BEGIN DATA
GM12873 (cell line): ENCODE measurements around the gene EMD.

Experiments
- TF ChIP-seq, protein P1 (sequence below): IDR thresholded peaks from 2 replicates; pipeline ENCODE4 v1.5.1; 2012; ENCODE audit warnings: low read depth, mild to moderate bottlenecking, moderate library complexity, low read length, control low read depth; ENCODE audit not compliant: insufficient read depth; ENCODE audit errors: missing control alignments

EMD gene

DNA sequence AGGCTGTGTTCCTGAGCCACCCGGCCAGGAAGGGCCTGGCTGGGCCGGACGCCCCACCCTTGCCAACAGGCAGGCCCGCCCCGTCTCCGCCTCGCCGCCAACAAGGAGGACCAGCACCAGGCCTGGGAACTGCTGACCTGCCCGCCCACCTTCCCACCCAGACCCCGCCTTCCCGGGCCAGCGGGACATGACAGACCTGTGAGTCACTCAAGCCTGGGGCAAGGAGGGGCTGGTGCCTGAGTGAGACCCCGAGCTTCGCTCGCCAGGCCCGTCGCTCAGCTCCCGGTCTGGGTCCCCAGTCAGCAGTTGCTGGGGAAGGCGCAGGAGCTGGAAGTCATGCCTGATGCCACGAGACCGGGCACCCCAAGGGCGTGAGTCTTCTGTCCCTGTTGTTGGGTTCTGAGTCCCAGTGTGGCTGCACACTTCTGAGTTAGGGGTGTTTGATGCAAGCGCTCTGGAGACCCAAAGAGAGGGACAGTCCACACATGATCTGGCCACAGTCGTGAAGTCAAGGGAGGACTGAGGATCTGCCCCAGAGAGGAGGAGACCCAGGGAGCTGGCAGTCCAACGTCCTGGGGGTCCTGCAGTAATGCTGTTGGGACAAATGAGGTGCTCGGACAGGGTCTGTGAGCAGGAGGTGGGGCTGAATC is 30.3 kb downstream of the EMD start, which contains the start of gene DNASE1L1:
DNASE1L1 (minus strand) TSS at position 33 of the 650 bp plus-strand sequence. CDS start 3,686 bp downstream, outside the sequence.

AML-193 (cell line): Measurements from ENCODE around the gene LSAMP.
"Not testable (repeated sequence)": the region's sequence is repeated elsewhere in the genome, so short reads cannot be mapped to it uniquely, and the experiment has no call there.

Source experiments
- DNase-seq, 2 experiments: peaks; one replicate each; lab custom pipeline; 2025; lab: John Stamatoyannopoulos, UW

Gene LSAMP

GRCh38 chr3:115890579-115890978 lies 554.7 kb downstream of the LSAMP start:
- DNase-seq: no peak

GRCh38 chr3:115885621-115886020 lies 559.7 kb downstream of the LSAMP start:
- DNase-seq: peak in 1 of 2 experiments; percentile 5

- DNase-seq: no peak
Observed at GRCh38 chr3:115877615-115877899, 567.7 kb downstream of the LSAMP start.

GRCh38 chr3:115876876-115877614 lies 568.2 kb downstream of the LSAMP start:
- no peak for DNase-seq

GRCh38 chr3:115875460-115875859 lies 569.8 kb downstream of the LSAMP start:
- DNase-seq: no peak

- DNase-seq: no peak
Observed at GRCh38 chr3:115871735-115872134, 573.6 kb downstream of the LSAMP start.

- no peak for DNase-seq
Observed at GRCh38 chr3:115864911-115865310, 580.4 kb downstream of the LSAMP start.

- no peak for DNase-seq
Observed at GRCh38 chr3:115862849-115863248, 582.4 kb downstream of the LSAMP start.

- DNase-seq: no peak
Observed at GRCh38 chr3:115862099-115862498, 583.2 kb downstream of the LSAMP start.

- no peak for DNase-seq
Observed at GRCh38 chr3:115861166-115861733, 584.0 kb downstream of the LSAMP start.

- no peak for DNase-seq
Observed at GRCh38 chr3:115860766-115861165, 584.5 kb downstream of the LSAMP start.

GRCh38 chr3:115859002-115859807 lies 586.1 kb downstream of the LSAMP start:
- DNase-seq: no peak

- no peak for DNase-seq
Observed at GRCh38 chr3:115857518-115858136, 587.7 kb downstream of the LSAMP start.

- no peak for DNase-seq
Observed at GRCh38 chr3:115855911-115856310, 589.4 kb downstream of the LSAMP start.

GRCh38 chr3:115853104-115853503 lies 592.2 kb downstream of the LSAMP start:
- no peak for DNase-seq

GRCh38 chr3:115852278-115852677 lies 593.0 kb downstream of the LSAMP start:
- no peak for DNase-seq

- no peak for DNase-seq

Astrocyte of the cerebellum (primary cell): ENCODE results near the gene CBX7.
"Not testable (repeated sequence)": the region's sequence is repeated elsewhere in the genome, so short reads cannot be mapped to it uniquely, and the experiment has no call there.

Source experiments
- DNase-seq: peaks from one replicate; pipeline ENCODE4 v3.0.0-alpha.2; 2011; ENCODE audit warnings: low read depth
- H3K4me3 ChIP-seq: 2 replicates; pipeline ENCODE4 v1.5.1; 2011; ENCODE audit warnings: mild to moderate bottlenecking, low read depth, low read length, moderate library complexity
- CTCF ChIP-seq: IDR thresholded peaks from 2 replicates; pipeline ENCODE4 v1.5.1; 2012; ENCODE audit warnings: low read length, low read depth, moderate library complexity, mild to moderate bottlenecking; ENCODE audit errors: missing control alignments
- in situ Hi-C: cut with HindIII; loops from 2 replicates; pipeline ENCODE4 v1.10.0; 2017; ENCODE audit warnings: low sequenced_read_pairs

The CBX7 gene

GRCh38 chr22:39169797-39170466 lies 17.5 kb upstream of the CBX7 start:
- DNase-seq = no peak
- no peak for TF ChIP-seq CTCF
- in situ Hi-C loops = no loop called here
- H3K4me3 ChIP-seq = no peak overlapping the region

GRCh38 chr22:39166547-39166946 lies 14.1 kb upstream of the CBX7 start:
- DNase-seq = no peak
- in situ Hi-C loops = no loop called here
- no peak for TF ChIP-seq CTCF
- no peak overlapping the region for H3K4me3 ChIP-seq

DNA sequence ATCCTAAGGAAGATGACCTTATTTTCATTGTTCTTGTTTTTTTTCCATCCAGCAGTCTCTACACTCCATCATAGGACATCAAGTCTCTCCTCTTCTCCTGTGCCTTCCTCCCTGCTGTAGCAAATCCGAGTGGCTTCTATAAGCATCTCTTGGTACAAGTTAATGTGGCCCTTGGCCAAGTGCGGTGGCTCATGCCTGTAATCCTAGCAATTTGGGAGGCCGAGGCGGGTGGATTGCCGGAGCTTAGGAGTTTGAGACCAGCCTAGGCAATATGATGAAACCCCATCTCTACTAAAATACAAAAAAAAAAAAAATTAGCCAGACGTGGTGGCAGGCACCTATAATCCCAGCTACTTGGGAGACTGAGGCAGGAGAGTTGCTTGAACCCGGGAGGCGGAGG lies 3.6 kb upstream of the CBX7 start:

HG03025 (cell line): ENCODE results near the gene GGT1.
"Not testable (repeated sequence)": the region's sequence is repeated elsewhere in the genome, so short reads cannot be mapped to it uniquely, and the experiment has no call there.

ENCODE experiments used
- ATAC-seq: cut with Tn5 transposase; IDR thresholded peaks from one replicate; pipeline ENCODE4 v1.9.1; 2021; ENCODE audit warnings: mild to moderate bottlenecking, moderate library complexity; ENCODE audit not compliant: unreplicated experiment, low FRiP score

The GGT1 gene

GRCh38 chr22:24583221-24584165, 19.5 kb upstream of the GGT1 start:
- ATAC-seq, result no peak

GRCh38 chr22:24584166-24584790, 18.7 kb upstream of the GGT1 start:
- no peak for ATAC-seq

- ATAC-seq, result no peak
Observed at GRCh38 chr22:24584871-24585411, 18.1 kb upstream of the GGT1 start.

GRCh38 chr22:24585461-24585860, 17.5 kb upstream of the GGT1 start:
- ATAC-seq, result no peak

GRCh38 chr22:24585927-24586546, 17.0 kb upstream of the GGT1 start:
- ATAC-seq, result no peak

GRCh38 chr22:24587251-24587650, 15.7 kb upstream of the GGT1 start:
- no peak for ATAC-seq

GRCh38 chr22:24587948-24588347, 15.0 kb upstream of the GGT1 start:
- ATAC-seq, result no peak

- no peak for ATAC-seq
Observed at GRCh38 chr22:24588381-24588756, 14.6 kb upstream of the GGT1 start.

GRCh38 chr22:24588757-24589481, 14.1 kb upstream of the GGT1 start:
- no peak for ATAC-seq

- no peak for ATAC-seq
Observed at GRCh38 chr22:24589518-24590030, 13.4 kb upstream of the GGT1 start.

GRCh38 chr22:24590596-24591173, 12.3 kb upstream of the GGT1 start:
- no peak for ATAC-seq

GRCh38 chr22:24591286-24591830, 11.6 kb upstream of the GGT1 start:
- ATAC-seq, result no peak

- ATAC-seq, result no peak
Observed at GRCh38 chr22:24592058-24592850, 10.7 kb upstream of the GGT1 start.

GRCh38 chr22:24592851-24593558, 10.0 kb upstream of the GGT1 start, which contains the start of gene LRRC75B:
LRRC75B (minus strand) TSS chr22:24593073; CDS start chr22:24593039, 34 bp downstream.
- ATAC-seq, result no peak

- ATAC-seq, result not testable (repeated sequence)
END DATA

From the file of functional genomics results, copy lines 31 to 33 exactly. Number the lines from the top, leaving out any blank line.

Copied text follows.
Observed at GRCh38 chr3:115861166-115861733, 584.0 kb downstream of the LSAMP start.

- no peak for DNase-seq
Observed at GRCh38 chr3:115860766-115861165, 584.5 kb downstream of the LSAMP start.